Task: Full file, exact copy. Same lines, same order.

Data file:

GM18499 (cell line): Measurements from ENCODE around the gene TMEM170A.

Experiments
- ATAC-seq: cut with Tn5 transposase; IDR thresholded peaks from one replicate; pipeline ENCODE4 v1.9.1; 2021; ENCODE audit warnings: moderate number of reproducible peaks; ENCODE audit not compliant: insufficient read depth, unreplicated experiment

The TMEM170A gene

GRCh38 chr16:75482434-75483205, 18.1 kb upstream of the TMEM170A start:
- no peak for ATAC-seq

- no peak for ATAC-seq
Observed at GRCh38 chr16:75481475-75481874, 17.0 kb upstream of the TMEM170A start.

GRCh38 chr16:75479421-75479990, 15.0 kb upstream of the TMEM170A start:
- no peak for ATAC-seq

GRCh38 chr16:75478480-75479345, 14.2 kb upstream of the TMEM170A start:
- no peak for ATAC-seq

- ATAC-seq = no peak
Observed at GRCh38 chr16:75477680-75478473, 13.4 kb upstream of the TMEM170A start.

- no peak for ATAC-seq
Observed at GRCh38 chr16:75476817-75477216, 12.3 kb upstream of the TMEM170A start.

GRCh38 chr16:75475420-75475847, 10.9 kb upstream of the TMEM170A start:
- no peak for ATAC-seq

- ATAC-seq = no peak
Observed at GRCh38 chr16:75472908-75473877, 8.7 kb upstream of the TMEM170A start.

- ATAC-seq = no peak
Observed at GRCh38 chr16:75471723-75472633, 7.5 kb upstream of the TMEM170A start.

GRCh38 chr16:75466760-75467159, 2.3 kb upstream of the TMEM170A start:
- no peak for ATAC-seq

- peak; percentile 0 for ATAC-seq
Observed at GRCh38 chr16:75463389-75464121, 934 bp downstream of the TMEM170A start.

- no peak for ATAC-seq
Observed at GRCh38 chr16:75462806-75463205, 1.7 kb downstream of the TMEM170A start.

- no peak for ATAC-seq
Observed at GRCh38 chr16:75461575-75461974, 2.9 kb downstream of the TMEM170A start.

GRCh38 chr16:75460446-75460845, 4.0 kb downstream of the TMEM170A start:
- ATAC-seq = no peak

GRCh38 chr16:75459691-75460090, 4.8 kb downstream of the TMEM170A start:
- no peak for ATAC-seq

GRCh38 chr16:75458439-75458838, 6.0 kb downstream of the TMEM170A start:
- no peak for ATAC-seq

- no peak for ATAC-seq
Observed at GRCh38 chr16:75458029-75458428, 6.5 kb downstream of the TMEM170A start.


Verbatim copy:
GM18499 (cell line): Measurements from ENCODE around the gene TMEM170A.

Experiments
- ATAC-seq: cut with Tn5 transposase; IDR thresholded peaks from one replicate; pipeline ENCODE4 v1.9.1; 2021; ENCODE audit warnings: moderate number of reproducible peaks; ENCODE audit not compliant: insufficient read depth, unreplicated experiment

The TMEM170A gene

GRCh38 chr16:75482434-75483205, 18.1 kb upstream of the TMEM170A start:
- no peak for ATAC-seq

- no peak for ATAC-seq
Observed at GRCh38 chr16:75481475-75481874, 17.0 kb upstream of the TMEM170A start.

GRCh38 chr16:75479421-75479990, 15.0 kb upstream of the TMEM170A start:
- no peak for ATAC-seq

GRCh38 chr16:75478480-75479345, 14.2 kb upstream of the TMEM170A start:
- no peak for ATAC-seq

- ATAC-seq = no peak
Observed at GRCh38 chr16:75477680-75478473, 13.4 kb upstream of the TMEM170A start.

- no peak for ATAC-seq
Observed at GRCh38 chr16:75476817-75477216, 12.3 kb upstream of the TMEM170A start.

GRCh38 chr16:75475420-75475847, 10.9 kb upstream of the TMEM170A start:
- no peak for ATAC-seq

- ATAC-seq = no peak
Observed at GRCh38 chr16:75472908-75473877, 8.7 kb upstream of the TMEM170A start.

- ATAC-seq = no peak
Observed at GRCh38 chr16:75471723-75472633, 7.5 kb upstream of the TMEM170A start.

GRCh38 chr16:75466760-75467159, 2.3 kb upstream of the TMEM170A start:
- no peak for ATAC-seq

- peak; percentile 0 for ATAC-seq
Observed at GRCh38 chr16:75463389-75464121, 934 bp downstream of the TMEM170A start.

- no peak for ATAC-seq
Observed at GRCh38 chr16:75462806-75463205, 1.7 kb downstream of the TMEM170A start.

- no peak for ATAC-seq
Observed at GRCh38 chr16:75461575-75461974, 2.9 kb downstream of the TMEM170A start.

GRCh38 chr16:75460446-75460845, 4.0 kb downstream of the TMEM170A start:
- ATAC-seq = no peak

GRCh38 chr16:75459691-75460090, 4.8 kb downstream of the TMEM170A start:
- no peak for ATAC-seq

GRCh38 chr16:75458439-75458838, 6.0 kb downstream of the TMEM170A start:
- no peak for ATAC-seq

- no peak for ATAC-seq
Observed at GRCh38 chr16:75458029-75458428, 6.5 kb downstream of the TMEM170A start.